Archive for the ‘Travels’ Category
Last fall, I traveled to Tokyo with my business partner and good friend Kiya Babzani to view Spring collections from all of the brands we carry at Self Edge. While there, a trip to the world famous Tsukiji Fish Market was in order. I will admit that I am not a major sushi connoisseur; I know what I like and am pretty easily pleased, but this was my first time in Japan since childhood and I had to experience what the freshest sushi in the world tasted like. I was not disappointed.
Some long overdue pictures from my trip to Chicago last month. We went to visit longtime friends of mine, two of which had a baby girl quite recently. For those who don’t know, I spent 7+ years in Chicago for both school and work. I love the city and the people there, and wish we could go back more often. Another milestone for the trip was our son’s first airplane ride – he performed admirably and slept the entire way there and back. Like father, like son.
Giordano’s stuffed pizza. While the merits of which Chicago-style pizza joint is best can be debated endlessly, I’ve had many a good spinach stuffed pizza here and have yet to be disappointed. Call me a creature of habit.
I lived in Chicago’s south side for two years – specifically, in a blue collar neighborhood called Bridgeport, the home of the Chicago White Sox. When I had left, the area was still family-oriented, diverse and relatively ungentrified. I was pleasantly surprised during this last visit to find a small coffeehouse called Bridgeport Coffee Company flourishing, where they serve in house roasted single origin coffees and blends. The espresso was subpar (mostly due to the machine and the preparation) but the made-to-order pourover coffees were excellent. This place serves flavor shots – they’re clearly not trying to be a cool guy shop, but they do roast some good coffee. Right across the street is a bar called Maria’s Packaged Goods & Community Bar; it used to be a neighborhood dive but has been transformed into a bar that serves up craft beers and liquors. Where were these places when I lived there?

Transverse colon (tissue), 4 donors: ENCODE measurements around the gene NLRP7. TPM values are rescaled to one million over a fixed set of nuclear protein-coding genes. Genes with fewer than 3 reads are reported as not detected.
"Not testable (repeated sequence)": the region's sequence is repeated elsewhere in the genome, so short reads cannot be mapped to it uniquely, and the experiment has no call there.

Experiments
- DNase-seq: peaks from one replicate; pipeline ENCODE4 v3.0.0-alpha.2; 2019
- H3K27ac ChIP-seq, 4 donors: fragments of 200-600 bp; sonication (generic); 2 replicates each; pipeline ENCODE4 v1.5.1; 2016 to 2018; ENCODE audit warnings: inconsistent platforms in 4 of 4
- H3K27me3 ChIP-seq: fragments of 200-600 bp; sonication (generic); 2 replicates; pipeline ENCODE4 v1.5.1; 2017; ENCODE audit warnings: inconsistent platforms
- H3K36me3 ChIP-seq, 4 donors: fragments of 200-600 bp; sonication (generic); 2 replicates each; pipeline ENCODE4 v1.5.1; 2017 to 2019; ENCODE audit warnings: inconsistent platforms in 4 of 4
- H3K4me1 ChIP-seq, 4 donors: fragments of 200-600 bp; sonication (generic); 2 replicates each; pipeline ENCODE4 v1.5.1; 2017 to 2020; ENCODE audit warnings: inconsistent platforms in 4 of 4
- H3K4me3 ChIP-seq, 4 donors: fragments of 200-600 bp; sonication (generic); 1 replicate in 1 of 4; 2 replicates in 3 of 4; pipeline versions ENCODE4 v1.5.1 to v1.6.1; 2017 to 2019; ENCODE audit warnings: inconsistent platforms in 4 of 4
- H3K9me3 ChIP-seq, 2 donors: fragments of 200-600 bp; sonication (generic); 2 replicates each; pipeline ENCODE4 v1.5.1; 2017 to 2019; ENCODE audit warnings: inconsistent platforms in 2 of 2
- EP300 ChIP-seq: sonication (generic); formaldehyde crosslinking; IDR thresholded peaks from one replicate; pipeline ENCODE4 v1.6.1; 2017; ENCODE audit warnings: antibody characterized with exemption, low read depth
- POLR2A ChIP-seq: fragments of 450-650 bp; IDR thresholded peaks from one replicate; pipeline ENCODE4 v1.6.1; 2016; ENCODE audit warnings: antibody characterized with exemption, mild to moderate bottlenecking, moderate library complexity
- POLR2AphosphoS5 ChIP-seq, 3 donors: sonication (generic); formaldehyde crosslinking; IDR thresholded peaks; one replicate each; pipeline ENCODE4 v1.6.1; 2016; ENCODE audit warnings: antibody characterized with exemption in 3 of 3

Beyond all the good food and drink that Chicago has to offer (and there’s a lot of it), I was especially grateful to be able to reconnect with longtime friends who know me well. It’s also exciting to see us all growing up together and starting families together. Surreal, but exciting.
During my last trip to LA, Johan and I stopped by the nascent headquarters of Handsome Coffee Roasters. Founded by Tyler Wells, Chris Owens and Michael Phillips, who met during their tenure at the coffee juggernaut known as Intelligentsia, Handsome is poised to be the first major LA-based third wave coffee roaster. When we visited the space it was still quite raw, but you could sense the excitement the team had for the future.
The Handsome coffee van brings the team to various events where they serve coffee and espresso via a mobile setup.
One unique experience they seek to offer is the elimination of terminology and frills when it comes to ordering drinks. Some new wave coffee shops offer brewed coffee 5 ways, which takes the barista 10 minutes to explain to someone who’s unfamiliar with the different processes. Handsome chooses one method of preparation and allows the coffee to be the center of the discussion. Similarly, with espresso, all you have to do is choose whether you want it with milk or not, and what size you’d like. I’ve visited my fair share of cafes and know that the bevy of choices offered can be intimidating to customers, and sometimes people are made to feel stupid if they don’t know what a macchiato is. I really like Handsome’s approach to making an artisinal approach to coffee accessible to everyone.